John Howard Hudson Sr. — a church musician, deacon and funeral director — tried to make it to all of his family’s birthdays, baptisms, weddings, proms and graduations.
That wasn’t easy to do with a clan that includes a wife, three sons, three grandchildren, eight brothers and sisters and 50 to 60 nieces and nephews.
Mr. Hudson, 72, who died Aug. 21 at Advocate Trinity Hospital of complications from a stroke two years ago, was a gifted piano player, organist and singer who was minister of music for 40 years at Pleasant Gift Missionary Baptist church. The church at 4526 S. Greenwood Ave. was founded by his Mississippi family and became a destination for African-Americans moving to Chicago from the South.
The strong gospel tradition Mr. Hudson fostered links the church to many stars. Pleasant Gift launched the careers of his cousin, actress-singer Jennifer Hudson, and nieces, the Nichols Sisters, who have appeared in a TV commercial. Another relative started the Canton Spirituals gospel quartet.
Mr. Hudson once helped organize a super-choir of more than 100 singers for a special performance at Medinah Temple with Thomas A. Dorsey, the father of gospel music, who melded religious lyrics with jazz and rhythm and blues.
At the annual Hudson family reunion, he’d direct the gospel standard “Don’t Forget the Family Prayer,” which traditionally closes the gathering, now in its 60th year. As the voices of as many as 250 Hudsons rose, “The musician in him would always say, ‘You’re dragging the song! Pick up the pace,’ ’’ said niece Marita Hudson Thomas.
He wore immaculate, color-coordinated clothes and a goatee so clean it looked as if he’d just left a barbershop. He brought the same attention to his cooking. To make gumbo, “John shopped all year,” said his wife Dorothy. “If Jewel had shrimp on sale, if Pete’s had wings on sale, he’d go there. We had three freezers.”
The fifth of 11 children, he was born at home at 3642 S. Dearborn St. and named for the doctor who delivered him. His parents were from Canton, Miss. Mr. Hudson’s father Percy, who had a fifth-grade education, once worked in a sawmill. His mother Marie, who went to school until 11th grade, was a pastor’s daughter. Young John liked to swim at Washington Park, his brother Donald said. He attended Carter Elementary, Englewood High School and Cortez Peters Business College.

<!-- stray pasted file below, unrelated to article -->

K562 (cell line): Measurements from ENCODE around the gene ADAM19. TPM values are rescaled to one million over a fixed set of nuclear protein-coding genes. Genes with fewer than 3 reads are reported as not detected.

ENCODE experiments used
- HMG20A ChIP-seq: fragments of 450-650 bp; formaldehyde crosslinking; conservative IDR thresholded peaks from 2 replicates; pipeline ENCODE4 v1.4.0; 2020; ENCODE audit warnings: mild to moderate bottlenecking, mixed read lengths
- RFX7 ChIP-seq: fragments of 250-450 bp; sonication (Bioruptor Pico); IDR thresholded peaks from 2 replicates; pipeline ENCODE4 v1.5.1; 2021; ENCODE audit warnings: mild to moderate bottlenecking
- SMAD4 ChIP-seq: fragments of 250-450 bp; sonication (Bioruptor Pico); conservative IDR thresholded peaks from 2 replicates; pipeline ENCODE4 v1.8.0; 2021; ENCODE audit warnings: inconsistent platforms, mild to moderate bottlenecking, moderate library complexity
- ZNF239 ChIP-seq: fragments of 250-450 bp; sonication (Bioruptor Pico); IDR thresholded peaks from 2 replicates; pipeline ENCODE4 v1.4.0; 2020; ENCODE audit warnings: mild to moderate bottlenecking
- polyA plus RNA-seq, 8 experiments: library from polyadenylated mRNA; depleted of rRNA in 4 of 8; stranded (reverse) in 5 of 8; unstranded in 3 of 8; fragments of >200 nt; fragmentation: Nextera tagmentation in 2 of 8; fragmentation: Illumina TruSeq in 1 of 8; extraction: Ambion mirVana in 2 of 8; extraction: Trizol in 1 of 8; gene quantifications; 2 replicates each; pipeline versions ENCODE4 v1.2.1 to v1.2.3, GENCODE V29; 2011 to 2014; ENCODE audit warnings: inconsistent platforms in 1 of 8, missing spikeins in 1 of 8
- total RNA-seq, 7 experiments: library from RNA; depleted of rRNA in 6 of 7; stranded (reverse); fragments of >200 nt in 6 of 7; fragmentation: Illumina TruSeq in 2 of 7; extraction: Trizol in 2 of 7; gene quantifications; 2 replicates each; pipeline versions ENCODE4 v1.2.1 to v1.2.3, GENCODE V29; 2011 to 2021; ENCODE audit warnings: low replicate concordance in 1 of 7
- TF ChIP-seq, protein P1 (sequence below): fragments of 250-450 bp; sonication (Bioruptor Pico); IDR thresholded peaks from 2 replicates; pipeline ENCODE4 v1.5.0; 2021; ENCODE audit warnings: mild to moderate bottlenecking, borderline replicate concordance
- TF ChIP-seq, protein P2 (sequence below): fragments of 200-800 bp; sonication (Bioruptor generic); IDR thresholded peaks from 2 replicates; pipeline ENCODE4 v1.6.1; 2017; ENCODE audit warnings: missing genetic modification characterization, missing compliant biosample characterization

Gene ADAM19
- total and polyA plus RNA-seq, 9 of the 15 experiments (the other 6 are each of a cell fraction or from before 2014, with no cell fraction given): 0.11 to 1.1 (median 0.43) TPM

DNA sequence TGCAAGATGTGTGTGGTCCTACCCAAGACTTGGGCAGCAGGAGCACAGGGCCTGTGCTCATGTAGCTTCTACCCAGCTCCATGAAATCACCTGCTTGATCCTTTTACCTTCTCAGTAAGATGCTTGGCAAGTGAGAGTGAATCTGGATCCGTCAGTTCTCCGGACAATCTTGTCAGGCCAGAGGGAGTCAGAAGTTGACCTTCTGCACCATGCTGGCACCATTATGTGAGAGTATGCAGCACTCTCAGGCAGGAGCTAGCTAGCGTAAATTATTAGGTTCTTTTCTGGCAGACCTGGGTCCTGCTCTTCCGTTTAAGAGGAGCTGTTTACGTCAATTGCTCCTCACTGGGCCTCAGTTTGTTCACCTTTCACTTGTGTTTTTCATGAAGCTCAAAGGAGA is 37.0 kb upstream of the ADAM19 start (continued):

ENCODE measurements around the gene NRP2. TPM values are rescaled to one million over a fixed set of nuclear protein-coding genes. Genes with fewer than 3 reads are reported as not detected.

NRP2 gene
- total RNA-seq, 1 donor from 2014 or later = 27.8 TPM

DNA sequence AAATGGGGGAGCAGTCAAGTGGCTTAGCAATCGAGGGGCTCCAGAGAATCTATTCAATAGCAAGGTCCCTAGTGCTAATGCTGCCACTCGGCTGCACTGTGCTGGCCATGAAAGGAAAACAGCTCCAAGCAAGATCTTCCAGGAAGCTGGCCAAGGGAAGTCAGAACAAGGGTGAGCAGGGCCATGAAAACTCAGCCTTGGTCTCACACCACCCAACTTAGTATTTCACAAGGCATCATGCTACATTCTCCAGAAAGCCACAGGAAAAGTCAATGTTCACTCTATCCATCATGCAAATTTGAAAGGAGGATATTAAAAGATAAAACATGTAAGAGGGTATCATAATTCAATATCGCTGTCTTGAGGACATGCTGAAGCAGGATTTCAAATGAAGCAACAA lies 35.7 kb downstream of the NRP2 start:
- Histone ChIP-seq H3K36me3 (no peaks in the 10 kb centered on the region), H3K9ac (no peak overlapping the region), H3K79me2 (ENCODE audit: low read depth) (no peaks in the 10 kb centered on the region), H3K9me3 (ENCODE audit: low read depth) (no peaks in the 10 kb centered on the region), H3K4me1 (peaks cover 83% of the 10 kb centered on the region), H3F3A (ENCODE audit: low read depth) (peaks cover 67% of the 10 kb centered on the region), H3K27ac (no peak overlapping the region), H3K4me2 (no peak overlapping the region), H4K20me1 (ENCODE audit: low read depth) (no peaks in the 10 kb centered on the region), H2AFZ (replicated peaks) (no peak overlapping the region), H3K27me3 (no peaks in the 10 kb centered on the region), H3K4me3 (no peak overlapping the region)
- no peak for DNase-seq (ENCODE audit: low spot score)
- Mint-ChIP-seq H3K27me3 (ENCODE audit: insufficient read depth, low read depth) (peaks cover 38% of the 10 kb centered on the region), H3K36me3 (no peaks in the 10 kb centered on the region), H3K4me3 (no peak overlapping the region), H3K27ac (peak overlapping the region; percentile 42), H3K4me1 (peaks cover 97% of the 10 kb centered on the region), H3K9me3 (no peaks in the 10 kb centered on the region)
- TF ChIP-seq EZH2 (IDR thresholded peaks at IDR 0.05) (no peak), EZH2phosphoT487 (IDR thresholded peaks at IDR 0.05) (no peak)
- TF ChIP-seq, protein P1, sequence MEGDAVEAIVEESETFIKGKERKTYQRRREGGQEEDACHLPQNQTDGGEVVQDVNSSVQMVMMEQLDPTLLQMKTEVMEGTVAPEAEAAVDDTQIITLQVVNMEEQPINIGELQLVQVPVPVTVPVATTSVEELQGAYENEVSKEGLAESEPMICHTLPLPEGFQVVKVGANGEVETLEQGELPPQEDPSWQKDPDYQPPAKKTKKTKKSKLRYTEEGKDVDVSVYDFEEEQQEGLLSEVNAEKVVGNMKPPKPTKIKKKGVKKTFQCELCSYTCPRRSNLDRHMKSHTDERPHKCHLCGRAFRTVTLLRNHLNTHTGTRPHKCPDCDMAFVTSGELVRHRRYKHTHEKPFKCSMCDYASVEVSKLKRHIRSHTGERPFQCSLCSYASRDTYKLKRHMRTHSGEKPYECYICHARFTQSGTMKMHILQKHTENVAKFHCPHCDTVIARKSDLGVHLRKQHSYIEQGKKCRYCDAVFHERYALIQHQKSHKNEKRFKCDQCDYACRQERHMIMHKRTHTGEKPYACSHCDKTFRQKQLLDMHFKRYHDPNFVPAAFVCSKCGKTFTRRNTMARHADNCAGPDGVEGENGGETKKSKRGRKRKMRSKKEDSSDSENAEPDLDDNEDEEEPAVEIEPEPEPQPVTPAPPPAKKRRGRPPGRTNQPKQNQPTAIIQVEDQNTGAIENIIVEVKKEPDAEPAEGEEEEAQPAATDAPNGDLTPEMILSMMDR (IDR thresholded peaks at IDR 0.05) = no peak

At Pleasant Gift, “We had great music mainly because of John,” his brother said.
“Pleasant Gift had a good church because of what he did and the pastors they had,” said Bob Marovich, host of the Saturday morning “Gospel Memories” show on WLUW-FM and author of “A City Called Heaven: Chicago and the Birth of Gospel Music.” “The music minister is probably the most important person in the African-American church, right next to the pastor.”
For a time, Mr. Hudson sold insurance in Chatham for American General. He also sold shoes at Hobson’s at 47th Street and Prairie Avenue, where he outfitted singers including Lou Rawls, who started out doing gospel with Sam Cooke, and singer-Chicago Defender journalist Earl Calloway. He also provided shoes for Tabernacle soloist Doris Sykes and her entire choir, known for their style. Occasionally, he sold shoes to stars who’d wander over from the Regal Theater, including comic Redd Foxx.
When the elegant Dorothy Sutton came to his store, he took notice. “He copied my telephone number off the layaway receipt,” she said. They were married for 48 years.
Together, they operated Hudson Funeral Home, 8745 S. Commercial Ave. In 2008, after the murders of Jennifer Hudson’s nephew, mother and brother, John and Dorothy Hudson handled the funeral arrangements.
To unwind, Mr. Hudson liked visiting his Mississippi “kin,” often going South four times a year. He loved pound cake and watching “Wheel of Fortune” on TV.
Survivors also include sons John Jr., Paris and Prentice; three grandchildren; sisters Ruth, Julia and Hattie; and brothers Clarence, Robert, Charles, Michael and Donald.
A viewing is planned from noon to 8 p.m. Thursday at Pleasant Gift, preceded by a musical tribute from 6 to 7 p.m. Visitation is planned from 10 to 11 a.m. Friday at Apostolic Church of God, 6320 S. Dorchester Ave., with the funeral there at 11 a.m. Mr. Hudson will be buried in a suit of his favorite color — blue — in a casket with blue lining.